2 – Do business with everyone. It’s not capitalism, but what I want to say is about partnerships. For example, be sure to send your CD to be reviewed in any fanzine from Bolivia or Lithuania because they are as important as ones from Germany or the United States. I know about one story of a Swedish band that was signed by European record label after the label saw the band in an interview in small fanzine from Bolivia. Incredible? I’ve heard and I know some bands that do not interviews with people located in distant/poor countries, or do not send promotional material to get reviews in other parts of the world. What is the advantage in this?
3 – Send answers to emails within 24 hours. Or within a maximum of one week if you are experiencing personal issues. Remember, good care is in fact to keep customers, and people will see you as a responsible person for future business. On you Facebook page and other social networks, print your contact addresses (emails, postal address, website, phone number).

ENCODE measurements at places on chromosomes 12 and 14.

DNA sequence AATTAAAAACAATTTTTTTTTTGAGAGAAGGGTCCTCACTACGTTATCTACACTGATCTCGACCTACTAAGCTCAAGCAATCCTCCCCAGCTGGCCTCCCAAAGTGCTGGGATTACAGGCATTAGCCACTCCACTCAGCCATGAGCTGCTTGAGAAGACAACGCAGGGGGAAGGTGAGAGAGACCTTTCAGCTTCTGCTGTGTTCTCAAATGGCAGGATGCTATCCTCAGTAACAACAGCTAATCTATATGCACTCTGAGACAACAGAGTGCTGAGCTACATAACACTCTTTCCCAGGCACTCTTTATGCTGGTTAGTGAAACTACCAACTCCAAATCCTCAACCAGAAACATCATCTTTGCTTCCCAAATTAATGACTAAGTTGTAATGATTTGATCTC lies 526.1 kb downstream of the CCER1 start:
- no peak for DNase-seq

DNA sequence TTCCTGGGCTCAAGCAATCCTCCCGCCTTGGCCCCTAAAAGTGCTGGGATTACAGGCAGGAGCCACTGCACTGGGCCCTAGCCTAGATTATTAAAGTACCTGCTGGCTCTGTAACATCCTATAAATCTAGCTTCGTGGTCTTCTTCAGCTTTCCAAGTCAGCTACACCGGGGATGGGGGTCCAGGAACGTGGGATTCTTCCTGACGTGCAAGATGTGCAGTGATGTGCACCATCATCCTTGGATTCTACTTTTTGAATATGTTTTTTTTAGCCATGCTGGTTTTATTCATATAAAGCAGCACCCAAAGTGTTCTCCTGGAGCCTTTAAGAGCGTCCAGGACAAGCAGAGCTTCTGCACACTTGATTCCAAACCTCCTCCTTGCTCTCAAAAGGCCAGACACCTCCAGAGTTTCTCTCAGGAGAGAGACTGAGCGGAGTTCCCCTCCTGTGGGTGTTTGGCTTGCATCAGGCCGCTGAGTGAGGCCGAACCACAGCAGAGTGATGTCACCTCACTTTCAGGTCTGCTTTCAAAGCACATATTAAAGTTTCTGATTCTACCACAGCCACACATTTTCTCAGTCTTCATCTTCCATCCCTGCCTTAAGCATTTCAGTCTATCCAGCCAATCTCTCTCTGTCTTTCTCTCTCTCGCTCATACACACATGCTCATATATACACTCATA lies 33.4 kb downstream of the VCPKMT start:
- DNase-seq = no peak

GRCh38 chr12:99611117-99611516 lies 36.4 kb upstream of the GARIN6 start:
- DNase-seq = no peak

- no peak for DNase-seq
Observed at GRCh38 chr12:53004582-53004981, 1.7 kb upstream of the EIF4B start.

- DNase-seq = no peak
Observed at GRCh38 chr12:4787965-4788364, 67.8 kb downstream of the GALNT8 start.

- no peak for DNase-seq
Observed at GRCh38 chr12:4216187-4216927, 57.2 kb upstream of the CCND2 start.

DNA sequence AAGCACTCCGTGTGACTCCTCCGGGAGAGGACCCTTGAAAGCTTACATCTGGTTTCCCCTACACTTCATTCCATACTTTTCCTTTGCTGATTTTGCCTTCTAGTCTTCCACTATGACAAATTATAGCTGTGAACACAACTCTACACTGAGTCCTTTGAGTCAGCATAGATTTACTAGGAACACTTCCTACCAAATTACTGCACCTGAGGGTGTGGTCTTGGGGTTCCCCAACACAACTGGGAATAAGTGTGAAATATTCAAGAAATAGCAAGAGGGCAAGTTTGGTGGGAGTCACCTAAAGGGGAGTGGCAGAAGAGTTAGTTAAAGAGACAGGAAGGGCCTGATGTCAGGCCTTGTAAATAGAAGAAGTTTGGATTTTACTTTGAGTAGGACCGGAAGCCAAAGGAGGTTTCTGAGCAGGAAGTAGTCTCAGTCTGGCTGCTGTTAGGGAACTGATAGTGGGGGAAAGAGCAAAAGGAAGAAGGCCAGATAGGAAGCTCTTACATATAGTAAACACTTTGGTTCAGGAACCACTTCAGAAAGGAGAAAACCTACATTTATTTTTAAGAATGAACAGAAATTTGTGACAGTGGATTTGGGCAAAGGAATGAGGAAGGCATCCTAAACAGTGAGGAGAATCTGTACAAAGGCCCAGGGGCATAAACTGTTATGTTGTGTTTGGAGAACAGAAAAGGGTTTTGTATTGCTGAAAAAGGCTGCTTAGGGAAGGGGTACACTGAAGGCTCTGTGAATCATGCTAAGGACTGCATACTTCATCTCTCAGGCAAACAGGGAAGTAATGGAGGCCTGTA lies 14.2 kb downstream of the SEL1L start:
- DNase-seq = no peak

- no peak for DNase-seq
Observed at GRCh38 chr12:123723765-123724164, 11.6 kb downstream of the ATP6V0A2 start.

4 – Learn English. Learning English is expensive when we are living in poor country and our schools teach almost nothing. At least the band’s vocalist/ leader need to master that language, it will be useful, it’s something to think about and study.
5 – Having a band is a long-term investment. Sometimes it is not with the debut album that the band will succeed. See the bands from the past – many of them have obtained international contracts with major record labels when the band has released their second or third album through a small record label within their country. This was the case for Behemoth. In these cases, persistence is fundamental.
6 – Promotion has never been and will never be a missed investment. All the media is a channel to get to somewhere different. Some readers read only one magazine, and the country may have two magazines, so it would be good to send your promo-CD to both. Start broadcasting locally, statewide and later nationally, and when the band is mature and have a very well recorded, mastered, produced album, invest in the international market.
7 – Connect and cooperate with other bands in your territory. Other locations as well, but locally is a great start. Give yourself the confidence and space to learn from everyone else. You will also need to chase after people, and not wait for the phone to ring to get things done. A lot of humility and enthusiasm will be good for building your career in the music world.